Search:
Computing and Library Services - delivering an inspiring information environment

Assessing outcomes : a social psychological interpretation of life course trajectories for young people leaving care

Horrocks, Christine (1999) Assessing outcomes : a social psychological interpretation of life course trajectories for young people leaving care. Doctoral thesis, University of Huddersfield.

[img] PDF - Accepted Version
Download (17MB)

    Abstract

    This study explores the experiences of young people who have been 'looked after' during the
    transitional period in which they leave 'care', moving on to live independently. The emphasis is on
    making visible the way in which young people are active in their lives; interacting with, rather than
    submitting to the social environment they operate within. Drawing upon life course theory
    (Elder,1997) taking an interactional biographical approach (Runyan, 1982); historical time and place
    are considered, particularly in relation to the social timing of life events. Of paramount importance is
    the notion of 'linked lives' where developmental pathways and life course trajectories are seen to be
    located within past transitions.

    Drawing upon feminist empiricist and feminist postmodernist thinking, a multi-methods approach to
    data collection is used. Initially, aggregate data for the 150 young people, eligible to receive leaving
    care services within the Local Authority, was made available for analysis. Structured interviews with 38
    young people were completed. Fourteen young people, aged 16-18 when the research
    commenced, were included in the biographical phase of the research. In this phase, in-depth
    information about their unique life experiences was documented over a period of 12-18 months. It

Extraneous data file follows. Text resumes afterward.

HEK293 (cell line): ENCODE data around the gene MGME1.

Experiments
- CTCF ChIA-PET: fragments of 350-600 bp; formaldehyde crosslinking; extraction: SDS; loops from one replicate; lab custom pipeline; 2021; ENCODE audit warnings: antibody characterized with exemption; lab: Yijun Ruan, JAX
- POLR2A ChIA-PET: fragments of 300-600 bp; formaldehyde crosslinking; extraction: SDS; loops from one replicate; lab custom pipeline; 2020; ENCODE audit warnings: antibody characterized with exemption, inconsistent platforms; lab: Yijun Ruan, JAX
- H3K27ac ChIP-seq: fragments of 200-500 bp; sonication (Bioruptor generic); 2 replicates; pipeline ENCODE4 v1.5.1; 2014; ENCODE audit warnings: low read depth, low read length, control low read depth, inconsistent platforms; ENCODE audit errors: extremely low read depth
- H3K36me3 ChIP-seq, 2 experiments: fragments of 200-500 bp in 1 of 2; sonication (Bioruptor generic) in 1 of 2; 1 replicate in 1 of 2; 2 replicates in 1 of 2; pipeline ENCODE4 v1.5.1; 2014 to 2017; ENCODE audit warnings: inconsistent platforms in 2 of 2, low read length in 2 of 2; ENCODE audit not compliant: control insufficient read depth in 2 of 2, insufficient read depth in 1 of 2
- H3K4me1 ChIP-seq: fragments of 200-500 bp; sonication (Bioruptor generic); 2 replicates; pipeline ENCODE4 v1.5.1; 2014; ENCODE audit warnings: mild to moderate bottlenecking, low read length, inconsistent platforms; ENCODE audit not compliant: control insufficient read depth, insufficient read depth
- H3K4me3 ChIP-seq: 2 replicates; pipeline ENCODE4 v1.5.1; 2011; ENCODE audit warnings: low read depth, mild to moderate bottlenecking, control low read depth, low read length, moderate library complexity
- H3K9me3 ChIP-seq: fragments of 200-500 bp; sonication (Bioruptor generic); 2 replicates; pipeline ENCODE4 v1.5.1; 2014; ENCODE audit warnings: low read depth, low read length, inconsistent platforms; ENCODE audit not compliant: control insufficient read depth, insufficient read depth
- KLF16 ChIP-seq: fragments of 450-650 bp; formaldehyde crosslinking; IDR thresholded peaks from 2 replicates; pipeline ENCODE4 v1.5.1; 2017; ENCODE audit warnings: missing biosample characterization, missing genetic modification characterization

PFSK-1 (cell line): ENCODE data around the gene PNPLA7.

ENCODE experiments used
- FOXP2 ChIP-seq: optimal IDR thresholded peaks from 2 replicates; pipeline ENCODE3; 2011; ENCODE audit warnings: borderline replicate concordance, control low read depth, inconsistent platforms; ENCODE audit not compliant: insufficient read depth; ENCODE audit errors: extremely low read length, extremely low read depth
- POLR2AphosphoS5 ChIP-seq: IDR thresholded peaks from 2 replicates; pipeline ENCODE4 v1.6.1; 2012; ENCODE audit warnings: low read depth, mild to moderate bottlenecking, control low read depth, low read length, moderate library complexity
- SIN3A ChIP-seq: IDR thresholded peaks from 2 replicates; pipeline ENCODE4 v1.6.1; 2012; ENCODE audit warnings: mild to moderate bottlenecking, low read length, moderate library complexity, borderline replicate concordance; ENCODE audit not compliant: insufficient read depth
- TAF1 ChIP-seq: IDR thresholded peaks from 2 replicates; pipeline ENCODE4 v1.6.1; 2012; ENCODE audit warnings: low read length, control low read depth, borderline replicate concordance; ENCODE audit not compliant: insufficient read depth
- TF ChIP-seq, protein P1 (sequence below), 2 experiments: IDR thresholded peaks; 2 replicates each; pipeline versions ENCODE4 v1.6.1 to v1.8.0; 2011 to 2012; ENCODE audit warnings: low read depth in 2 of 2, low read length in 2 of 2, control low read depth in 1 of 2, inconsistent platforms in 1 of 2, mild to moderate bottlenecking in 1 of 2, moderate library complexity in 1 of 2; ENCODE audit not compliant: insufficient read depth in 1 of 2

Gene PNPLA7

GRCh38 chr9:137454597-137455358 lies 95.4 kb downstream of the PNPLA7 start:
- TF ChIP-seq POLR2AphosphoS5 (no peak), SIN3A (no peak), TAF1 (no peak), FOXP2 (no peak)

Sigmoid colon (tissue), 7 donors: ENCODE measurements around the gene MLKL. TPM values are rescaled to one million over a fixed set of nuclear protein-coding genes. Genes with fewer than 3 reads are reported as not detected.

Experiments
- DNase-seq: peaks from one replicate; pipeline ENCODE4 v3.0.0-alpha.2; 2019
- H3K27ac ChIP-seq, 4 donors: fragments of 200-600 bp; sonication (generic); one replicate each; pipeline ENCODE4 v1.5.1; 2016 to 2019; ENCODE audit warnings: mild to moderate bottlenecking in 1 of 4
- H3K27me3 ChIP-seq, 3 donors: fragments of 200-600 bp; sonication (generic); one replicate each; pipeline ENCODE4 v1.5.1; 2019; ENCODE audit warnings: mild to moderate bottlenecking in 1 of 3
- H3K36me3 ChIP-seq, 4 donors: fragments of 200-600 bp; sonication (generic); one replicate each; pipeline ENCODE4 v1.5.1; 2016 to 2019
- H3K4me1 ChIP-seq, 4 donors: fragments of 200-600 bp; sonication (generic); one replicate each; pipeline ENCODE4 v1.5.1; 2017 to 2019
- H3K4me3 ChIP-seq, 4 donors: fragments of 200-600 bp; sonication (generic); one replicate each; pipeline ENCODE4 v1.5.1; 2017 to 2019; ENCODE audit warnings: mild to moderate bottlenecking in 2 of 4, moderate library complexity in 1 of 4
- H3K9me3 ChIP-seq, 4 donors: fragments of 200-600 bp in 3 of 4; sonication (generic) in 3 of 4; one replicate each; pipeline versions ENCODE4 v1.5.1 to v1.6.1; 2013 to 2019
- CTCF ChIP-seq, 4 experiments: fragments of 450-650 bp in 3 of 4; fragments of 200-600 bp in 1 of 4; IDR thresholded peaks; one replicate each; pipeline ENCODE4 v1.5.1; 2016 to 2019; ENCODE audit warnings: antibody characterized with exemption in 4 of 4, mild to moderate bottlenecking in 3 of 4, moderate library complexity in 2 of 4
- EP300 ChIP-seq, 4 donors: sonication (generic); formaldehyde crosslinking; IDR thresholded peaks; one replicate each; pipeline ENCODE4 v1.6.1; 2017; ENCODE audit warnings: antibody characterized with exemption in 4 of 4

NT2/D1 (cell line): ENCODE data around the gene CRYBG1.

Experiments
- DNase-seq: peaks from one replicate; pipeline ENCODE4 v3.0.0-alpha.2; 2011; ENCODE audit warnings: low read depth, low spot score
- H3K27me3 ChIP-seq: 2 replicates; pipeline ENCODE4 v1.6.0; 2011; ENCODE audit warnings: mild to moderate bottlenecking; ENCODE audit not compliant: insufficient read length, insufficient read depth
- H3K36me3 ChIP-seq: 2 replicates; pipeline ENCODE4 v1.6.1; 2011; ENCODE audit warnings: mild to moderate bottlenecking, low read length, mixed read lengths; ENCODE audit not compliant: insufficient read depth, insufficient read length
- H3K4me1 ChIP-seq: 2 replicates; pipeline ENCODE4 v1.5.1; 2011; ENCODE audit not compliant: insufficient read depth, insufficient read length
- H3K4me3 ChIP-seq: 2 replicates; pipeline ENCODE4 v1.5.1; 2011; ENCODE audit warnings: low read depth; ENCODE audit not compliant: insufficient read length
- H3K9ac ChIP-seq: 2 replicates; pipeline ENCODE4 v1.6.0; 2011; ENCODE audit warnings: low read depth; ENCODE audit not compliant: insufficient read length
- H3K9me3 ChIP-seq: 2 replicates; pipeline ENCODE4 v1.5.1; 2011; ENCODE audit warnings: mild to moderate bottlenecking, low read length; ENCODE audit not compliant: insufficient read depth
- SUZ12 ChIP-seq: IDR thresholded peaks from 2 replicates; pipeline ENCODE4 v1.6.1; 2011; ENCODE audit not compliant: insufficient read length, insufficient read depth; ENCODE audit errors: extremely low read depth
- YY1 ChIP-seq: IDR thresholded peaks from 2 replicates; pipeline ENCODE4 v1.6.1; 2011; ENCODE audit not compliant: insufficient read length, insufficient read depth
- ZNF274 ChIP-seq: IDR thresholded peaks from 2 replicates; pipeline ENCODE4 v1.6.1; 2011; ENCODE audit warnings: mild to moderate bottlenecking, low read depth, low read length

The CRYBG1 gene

was found, in line with previous research, that care leavers experienced a much earlier transition to
    independent living, continual accommodation moves and high levels of unemployment (60-70%).
    The Leaving Care Scheme's risk assessment showed the largest proportion of young people
    categorised as 'high risk (44%). However, leaving care provision was not accessed by 35% of those
    young people eligible to receive services.

    The 'stories' told in depth reveal the way in which past experiences and past transitions can be seen to
    shape and direct life course trajectories; progressing the view that outcome evaluation is limited in
    utility when not viewed as part of an integrated whole. An ideological account of independence had
    consequentiality in terms of 'social timing' also operating as a barrier which distanced young people
    from leaving care services. There is considerable evidence in the research of young people as active
    agents. Such 'agency was always located within personal and situational contexts where differing
    levels of personaVinterpersonal action and compliance can be observed.

    The findings suggest that outcome evaluations are of limited use, and a focus on studies which
    accommodate life as a continuum, a series of 'linked states' where beginnings and endings are not so
    clearly defined would offer more informative representations of young people's 'post-care' lives.
    Leaving care policy makers and practitioners should reflect upon the consequentiality of the ideology
    with which they engage; aiming to foster more comprehensively a favourable social environment but
    one where young people are not seen exclusively as submitting to social conditions.

    Item Type: Thesis (Doctoral)
    Additional Information: EThOS Persistent ID uk.bl.ethos.323813
    Uncontrolled Keywords: Services, Psychology, Sociology, Human services
    Subjects: H Social Sciences > HQ The family. Marriage. Woman
    B Philosophy. Psychology. Religion > BF Psychology
    Schools: School of Human and Health Sciences
    Depositing User: Graham Stone
    Date Deposited: 30 Jun 2009 16:49
    Last Modified: 28 Jul 2010 19:39
    URI: http://eprints.hud.ac.uk/id/eprint/4856

    Document Downloads

    Downloader Countries

    More statistics for this item...

    Item control for Repository Staff only:

    View Item

    University of Huddersfield, Queensgate, Huddersfield, HD1 3DH Copyright and Disclaimer All rights reserved ©